I also suspect that like recent hunter-gatherers in Africa, whose lives were documented in ethnographic accounts, early H. sapiens would have discovered the effectiveness of poison and used it to increase the killing power of projectiles. The final killing moments of a spear hunt are chaos—pounding heart, heaving lungs, dust and blood, and the stink of sweat and urine. Danger abounds. An animal run to ground, fallen to its knees through exhaustion and blood loss, has one last trick: instinct screams for the beast to lurch to its feet one final time, close the gap and bury its horns in your guts. The short lives and broken bodies of Neandertals indicate that they suffered the consequences of hunting large animals at close range with handheld spears. Now consider the advantages of a projectile launched from afar and tipped with poison that paralyzes that animal, allowing the hunter to walk up and end the chase with little threat. This weapon was a breakthrough innovation.
Force of Nature
With the joining of projectile weapons to hyperprosocial behavior, a spectacular new kind of creature was born, one whose members formed teams that each operated as a single, indomitable predator. No prey—or human foe—was safe. Availed of this potent combination of traits, six men speaking six languages can put back to oar and pull in unison, riding 10-meter swells so the harpooner can rise to the prow at the headsman's order and fling lethal iron into the heaving body of a leviathan, an animal that should see humans as nothing more than minnows. In the same way, a tribe of 500 people dispersed in 20 networked bands can field a small army to exact retribution on a neighboring tribe for a territorial incursion.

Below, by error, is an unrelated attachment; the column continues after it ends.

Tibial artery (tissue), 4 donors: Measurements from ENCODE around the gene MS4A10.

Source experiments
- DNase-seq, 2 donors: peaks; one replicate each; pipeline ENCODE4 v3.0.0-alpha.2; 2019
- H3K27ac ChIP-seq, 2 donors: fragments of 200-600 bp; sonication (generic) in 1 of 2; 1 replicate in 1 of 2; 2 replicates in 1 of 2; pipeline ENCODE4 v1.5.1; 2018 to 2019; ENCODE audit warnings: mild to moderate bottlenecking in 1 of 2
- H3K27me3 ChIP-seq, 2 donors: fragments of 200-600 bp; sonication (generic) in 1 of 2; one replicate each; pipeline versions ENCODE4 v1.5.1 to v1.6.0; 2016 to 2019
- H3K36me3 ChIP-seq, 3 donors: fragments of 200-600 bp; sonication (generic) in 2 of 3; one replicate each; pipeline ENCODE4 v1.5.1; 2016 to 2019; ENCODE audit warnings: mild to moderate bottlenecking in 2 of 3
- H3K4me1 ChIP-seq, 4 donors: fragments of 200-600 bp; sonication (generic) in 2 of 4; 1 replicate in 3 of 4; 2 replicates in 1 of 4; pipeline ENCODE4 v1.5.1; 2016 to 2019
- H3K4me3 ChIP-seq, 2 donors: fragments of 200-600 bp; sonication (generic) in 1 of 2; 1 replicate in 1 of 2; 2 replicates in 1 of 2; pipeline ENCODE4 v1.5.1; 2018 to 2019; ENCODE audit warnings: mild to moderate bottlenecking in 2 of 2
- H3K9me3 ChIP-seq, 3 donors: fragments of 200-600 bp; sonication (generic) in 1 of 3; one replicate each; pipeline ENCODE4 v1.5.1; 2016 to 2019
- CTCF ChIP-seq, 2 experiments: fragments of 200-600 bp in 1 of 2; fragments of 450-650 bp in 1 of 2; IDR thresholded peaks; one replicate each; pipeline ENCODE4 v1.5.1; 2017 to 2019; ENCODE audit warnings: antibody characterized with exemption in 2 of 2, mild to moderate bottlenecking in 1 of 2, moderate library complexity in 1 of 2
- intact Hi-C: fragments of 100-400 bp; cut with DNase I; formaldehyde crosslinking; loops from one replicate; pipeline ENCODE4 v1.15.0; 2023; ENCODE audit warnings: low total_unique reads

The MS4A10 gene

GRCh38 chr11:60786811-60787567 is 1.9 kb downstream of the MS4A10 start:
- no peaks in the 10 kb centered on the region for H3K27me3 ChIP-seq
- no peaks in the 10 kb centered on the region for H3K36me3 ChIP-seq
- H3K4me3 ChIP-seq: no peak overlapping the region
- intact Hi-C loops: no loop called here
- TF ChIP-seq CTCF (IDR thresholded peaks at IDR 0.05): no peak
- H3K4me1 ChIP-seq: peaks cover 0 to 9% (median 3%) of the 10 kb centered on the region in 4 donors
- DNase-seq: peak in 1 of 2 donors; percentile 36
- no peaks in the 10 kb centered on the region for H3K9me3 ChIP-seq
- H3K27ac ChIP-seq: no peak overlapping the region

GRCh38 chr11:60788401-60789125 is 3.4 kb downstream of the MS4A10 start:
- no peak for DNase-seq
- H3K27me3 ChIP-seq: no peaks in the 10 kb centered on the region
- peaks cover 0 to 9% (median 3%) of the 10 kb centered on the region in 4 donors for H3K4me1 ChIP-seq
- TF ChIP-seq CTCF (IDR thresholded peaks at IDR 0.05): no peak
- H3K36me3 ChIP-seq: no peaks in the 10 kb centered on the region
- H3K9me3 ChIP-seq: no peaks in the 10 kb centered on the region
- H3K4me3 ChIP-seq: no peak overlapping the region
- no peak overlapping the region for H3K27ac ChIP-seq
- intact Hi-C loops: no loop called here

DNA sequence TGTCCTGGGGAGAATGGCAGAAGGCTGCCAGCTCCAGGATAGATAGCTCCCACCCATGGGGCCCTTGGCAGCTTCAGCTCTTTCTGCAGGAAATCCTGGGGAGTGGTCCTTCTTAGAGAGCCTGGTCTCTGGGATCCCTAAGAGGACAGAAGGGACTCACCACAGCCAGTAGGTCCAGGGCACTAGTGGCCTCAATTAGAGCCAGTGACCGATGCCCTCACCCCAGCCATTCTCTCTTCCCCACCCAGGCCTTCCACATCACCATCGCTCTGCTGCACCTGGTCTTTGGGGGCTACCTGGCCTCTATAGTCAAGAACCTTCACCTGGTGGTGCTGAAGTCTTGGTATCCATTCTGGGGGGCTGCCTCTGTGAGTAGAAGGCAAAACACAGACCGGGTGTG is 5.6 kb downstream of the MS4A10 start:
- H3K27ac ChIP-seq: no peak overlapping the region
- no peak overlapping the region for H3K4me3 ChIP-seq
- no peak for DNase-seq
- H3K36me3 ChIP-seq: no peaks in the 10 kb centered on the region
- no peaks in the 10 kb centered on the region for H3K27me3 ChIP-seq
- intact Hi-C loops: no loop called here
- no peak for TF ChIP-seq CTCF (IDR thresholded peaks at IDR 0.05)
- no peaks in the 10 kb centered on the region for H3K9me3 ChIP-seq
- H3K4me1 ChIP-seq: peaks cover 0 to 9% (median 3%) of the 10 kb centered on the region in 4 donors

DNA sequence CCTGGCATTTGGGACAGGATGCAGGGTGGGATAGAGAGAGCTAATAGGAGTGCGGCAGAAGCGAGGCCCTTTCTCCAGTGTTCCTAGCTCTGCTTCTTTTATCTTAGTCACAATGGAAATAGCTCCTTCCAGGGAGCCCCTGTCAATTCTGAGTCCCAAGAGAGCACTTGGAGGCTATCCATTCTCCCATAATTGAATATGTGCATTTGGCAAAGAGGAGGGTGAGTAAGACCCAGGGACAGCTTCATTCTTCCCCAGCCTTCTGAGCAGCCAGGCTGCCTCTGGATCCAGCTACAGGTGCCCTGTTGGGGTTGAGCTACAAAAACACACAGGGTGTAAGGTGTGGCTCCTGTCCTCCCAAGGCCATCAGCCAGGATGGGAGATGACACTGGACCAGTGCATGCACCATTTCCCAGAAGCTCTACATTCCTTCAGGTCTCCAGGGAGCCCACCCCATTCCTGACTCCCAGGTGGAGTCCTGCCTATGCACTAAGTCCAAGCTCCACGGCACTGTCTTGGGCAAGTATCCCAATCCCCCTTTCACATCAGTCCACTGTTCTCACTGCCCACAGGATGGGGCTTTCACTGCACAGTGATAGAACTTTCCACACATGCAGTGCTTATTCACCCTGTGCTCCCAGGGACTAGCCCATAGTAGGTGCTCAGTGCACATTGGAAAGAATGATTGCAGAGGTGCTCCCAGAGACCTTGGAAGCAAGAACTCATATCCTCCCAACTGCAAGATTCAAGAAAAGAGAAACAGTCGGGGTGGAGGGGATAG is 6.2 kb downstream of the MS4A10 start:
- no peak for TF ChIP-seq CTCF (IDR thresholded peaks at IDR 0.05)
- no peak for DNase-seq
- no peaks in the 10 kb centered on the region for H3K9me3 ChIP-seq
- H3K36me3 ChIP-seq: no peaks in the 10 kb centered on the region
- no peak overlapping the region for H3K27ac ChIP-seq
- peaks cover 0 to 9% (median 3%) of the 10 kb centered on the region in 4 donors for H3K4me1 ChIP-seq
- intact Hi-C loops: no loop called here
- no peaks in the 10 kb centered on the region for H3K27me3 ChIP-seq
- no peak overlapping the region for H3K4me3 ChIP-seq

The emergence of this strange brew of killer and cooperator may well explain why, when glacial conditions returned between 74,000 and 60,000 years ago, once again rendering large swathes of Africa inhospitable, modern human populations did not contract as they had before. In fact, they expanded in South Africa, flourishing with a wide diversity of advanced tools. The difference was that this time modern humans were equipped to respond to any environmental crisis with flexible social connections and technology. They became the alpha predators on land and, eventually, sea. This ability to master any environment was the key that finally opened the door out of Africa and into the rest of the world.